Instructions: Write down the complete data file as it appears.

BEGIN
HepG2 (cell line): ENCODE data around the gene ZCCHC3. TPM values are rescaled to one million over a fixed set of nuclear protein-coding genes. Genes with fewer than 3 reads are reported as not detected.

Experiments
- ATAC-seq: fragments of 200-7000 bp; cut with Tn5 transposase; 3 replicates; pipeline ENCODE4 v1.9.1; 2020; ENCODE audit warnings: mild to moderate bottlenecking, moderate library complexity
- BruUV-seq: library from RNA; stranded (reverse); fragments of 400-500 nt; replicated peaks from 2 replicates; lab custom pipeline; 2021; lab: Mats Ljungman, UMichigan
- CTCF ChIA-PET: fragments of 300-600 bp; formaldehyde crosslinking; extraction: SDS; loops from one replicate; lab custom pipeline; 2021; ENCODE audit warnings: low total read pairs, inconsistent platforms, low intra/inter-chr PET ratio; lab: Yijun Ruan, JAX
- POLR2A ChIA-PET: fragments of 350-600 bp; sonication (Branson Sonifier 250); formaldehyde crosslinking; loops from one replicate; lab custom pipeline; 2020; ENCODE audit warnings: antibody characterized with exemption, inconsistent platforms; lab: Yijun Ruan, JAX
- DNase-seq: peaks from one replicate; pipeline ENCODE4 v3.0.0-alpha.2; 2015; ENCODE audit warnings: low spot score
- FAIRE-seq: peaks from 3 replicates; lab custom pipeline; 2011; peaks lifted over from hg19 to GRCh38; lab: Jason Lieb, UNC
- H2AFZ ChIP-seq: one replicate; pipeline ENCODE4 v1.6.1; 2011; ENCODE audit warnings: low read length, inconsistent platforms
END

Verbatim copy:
HepG2 (cell line): ENCODE data around the gene ZCCHC3. TPM values are rescaled to one million over a fixed set of nuclear protein-coding genes. Genes with fewer than 3 reads are reported as not detected.

Experiments
- ATAC-seq: fragments of 200-7000 bp; cut with Tn5 transposase; 3 replicates; pipeline ENCODE4 v1.9.1; 2020; ENCODE audit warnings: mild to moderate bottlenecking, moderate library complexity
- BruUV-seq: library from RNA; stranded (reverse); fragments of 400-500 nt; replicated peaks from 2 replicates; lab custom pipeline; 2021; lab: Mats Ljungman, UMichigan
- CTCF ChIA-PET: fragments of 300-600 bp; formaldehyde crosslinking; extraction: SDS; loops from one replicate; lab custom pipeline; 2021; ENCODE audit warnings: low total read pairs, inconsistent platforms, low intra/inter-chr PET ratio; lab: Yijun Ruan, JAX
- POLR2A ChIA-PET: fragments of 350-600 bp; sonication (Branson Sonifier 250); formaldehyde crosslinking; loops from one replicate; lab custom pipeline; 2020; ENCODE audit warnings: antibody characterized with exemption, inconsistent platforms; lab: Yijun Ruan, JAX
- DNase-seq: peaks from one replicate; pipeline ENCODE4 v3.0.0-alpha.2; 2015; ENCODE audit warnings: low spot score
- FAIRE-seq: peaks from 3 replicates; lab custom pipeline; 2011; peaks lifted over from hg19 to GRCh38; lab: Jason Lieb, UNC
- H2AFZ ChIP-seq: one replicate; pipeline ENCODE4 v1.6.1; 2011; ENCODE audit warnings: low read length, inconsistent platforms